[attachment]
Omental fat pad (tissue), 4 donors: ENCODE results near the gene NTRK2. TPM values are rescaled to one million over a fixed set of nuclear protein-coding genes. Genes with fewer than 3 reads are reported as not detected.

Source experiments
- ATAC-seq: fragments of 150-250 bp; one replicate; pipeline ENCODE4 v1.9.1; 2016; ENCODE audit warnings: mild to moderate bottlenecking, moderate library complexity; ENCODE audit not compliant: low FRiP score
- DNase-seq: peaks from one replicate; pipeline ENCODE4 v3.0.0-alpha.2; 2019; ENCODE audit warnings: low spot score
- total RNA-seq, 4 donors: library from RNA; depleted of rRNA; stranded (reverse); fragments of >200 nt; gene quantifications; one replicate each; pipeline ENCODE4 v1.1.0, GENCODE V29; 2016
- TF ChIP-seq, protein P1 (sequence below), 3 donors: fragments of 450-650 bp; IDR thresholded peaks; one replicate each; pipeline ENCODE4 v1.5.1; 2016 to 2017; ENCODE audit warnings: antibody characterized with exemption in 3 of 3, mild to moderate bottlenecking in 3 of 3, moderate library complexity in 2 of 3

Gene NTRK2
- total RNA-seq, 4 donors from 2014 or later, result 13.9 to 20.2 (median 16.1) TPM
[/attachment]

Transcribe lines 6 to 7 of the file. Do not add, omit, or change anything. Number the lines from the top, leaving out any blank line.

- TF ChIP-seq, protein P1 (sequence below), 3 donors: fragments of 450-650 bp; IDR thresholded peaks; one replicate each; pipeline ENCODE4 v1.5.1; 2016 to 2017; ENCODE audit warnings: antibody characterized with exemption in 3 of 3, mild to moderate bottlenecking in 3 of 3, moderate library complexity in 2 of 3

Gene NTRK2